19 Dec 2021

Remains of up to three more men have been located within Pike River Mine, police say

3:14 pm on 19 December 2021

The father of the youngest person to die at Pike River says the possible discovery of his remains has brought him solace.

The last concrete block is removed from the 30m seal at Pike River Mine.

The last concrete block is removed from the 30m seal at Pike River Mine in May 2019. The mine has since been resealed. Photo: Pike River Recovery Agency / Supplied

Police have notified the families of the 29 Pike River Mine victims that imagery work from a new borehole has captured evidence of further human remains.

The police say the remains of up to three so far unidentified men have been found in the far western end of the mine, by a camera sent down a recently drilled borehole.

Pathologists said they could see two sets of "probable human remains" and and one set of "possible" remains.

Five men were thought to be in this part of the mine at the time of the explosion, including 17-year-old Joseph Dunbar.

This undated handout photo released by the New Zealand Police on November 22, 2010 shows 17-year-old Joseph Ray Dunbar, one of the 29 coal miners who have been trapped at the Pike River Coal Mine since on November 19 2010

Joseph Dunbar Photo: AFP / NZ police

His father, Dean, said the discovery was a bitter pill to swallow given the mine had now been permanently sealed, and there was no way of bringing his boy home.

"But it does give me peace in the sense that he didn't suffer for too long and that I know where he is."

The latest discovery followed footage taken just a month ago of the remains of two men and possibly a third, in another part of the mine.

Dunbar said despite the mine now being sealed, he still thanked one of the heads of the inquiry head, Detective Inspector Grant Wormald, when he called him about the discovery.

"And I started crying and I kept thanking Grant, after 11 years...Grant kept his word and he rang me, he personally rang me about that footage."

Dean Dunbar was hopeful the police would be able to identify the remains.

"There's 1001 ways to try and identify someone without actually taking DNA. It just depends how close you can get. The scale of the person comes into it, the clothing they're wearing, the name badges, hats, are there any notes lying by."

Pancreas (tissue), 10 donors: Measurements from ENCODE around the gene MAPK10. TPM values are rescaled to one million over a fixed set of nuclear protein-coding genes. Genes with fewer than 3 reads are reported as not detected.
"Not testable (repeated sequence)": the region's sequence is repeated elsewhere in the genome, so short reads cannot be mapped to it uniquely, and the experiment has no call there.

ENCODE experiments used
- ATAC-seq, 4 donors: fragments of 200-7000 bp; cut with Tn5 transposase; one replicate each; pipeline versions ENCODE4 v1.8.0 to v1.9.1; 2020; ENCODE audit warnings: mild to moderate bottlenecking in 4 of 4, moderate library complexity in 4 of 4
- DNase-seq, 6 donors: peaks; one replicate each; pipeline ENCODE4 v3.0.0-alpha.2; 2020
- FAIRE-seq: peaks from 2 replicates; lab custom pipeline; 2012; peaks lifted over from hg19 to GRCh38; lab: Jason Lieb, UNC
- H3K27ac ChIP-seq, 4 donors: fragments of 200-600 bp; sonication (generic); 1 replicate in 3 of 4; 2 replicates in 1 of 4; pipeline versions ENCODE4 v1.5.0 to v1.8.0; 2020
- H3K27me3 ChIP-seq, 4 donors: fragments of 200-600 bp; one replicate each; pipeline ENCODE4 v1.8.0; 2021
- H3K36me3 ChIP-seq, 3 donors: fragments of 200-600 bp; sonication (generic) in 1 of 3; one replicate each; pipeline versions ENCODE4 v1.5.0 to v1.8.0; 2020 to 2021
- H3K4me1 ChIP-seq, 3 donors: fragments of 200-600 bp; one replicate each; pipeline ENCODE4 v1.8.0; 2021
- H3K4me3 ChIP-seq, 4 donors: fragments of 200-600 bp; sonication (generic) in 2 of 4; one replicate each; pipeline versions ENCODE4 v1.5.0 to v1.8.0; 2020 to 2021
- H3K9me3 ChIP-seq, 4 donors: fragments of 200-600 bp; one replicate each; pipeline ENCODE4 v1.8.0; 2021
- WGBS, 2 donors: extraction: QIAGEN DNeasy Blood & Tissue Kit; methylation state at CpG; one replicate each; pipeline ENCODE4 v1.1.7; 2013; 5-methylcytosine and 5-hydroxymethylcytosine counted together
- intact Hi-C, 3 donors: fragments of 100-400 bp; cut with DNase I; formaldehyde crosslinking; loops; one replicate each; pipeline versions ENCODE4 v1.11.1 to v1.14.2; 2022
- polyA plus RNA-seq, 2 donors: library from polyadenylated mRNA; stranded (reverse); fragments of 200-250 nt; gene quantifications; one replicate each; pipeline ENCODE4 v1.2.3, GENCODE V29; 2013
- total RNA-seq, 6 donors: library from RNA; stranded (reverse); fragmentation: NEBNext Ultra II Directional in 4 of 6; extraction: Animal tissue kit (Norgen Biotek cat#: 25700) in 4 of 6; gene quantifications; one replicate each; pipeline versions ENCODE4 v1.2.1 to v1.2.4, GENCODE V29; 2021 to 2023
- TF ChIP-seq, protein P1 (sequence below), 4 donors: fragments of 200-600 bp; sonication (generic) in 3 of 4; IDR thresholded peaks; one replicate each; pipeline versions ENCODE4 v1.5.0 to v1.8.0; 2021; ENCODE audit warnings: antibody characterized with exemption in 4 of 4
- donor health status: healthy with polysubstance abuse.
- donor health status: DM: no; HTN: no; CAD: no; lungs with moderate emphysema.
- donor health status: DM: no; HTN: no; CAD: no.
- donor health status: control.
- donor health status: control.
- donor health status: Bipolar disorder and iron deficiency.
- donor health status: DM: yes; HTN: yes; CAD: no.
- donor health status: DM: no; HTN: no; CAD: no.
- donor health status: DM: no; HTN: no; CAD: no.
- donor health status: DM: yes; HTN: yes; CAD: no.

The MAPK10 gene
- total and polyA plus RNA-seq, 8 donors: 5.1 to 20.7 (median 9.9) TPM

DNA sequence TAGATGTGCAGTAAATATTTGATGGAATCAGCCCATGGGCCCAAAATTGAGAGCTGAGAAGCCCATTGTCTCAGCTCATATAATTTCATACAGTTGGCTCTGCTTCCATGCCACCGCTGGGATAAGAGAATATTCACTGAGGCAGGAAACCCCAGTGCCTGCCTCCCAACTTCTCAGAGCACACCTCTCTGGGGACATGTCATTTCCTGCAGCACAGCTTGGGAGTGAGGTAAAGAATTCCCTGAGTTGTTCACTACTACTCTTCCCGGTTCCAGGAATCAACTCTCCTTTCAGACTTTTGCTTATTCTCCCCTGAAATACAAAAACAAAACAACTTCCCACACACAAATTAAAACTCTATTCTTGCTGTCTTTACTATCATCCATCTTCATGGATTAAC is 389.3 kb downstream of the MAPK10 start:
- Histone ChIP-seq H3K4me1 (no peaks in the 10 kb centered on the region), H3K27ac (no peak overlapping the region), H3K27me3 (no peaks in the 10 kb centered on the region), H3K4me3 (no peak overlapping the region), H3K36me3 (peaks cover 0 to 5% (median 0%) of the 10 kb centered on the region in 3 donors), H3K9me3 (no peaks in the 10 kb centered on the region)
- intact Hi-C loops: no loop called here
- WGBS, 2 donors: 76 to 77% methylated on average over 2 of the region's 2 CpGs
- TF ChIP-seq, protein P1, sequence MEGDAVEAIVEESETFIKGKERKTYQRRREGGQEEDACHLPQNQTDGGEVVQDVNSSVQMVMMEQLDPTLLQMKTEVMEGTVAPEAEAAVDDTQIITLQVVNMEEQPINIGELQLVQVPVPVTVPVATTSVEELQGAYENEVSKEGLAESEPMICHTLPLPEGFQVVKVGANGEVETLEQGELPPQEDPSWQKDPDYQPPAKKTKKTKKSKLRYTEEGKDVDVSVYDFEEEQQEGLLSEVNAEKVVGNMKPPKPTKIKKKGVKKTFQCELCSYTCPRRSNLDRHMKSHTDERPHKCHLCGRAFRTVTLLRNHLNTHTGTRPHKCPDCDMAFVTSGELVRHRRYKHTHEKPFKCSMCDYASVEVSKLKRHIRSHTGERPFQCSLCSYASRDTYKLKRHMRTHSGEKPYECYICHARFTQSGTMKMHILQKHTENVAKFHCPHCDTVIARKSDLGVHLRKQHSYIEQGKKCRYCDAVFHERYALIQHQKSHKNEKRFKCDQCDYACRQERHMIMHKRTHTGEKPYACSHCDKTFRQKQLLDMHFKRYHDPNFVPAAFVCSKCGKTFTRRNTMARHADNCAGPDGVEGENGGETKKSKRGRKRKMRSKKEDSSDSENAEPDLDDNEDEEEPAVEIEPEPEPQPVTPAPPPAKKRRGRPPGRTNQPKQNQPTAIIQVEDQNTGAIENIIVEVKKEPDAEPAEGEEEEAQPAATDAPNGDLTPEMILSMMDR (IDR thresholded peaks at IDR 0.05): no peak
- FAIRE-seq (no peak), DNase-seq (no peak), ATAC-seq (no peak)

Inquiry head Detective Superintendent Peter Read said improved technology was helping police get a better idea of why the Pike River Mine exploded.

"The imagery we've got from the previous boreholes in this programme has been very, very good for the experts to provide us with - at this stage - a preliminary view on what's happened and from that view we're actually obviously targeting other areas of the mine."

Read said his thoughts were with the families of the men.

"The search for answers over the last 11 years has been a long and painful journey for the families and my heart goes out to them."

Detective Superintendent Peter Read speaks at media briefing in Nelson on find of remains of possibly three more men who died in the Pike River Mine explosion

Detective Superintendent Peter Read prepares to address a media briefing in Nelson. Photo: RNZ / Samantha Gee

The borehole drilling programme which the police were conducting as they continued to investigate the cause of the explosion, was due to finish last Friday.

But Read said additional funding had been secured which meant further boreholes would be drilled in the new year.

"It is imperative that we do everything possible to provide the men's loved ones with as much knowledge as possible about what happened that day, and the drilling of the additional borehole will give police valuable information to assist the investigation into the cause of the explosion," he said.

At a media briefing in Nelson this morning Read said police would do everything they could to find out why the Pike River Mine exploded in 2010.

He said it had been 11 years of searching for answers.

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Photos of the 29 victims of the explosion that occurred on 29 November 2010. Photo: RNZ / Nate McKinnon

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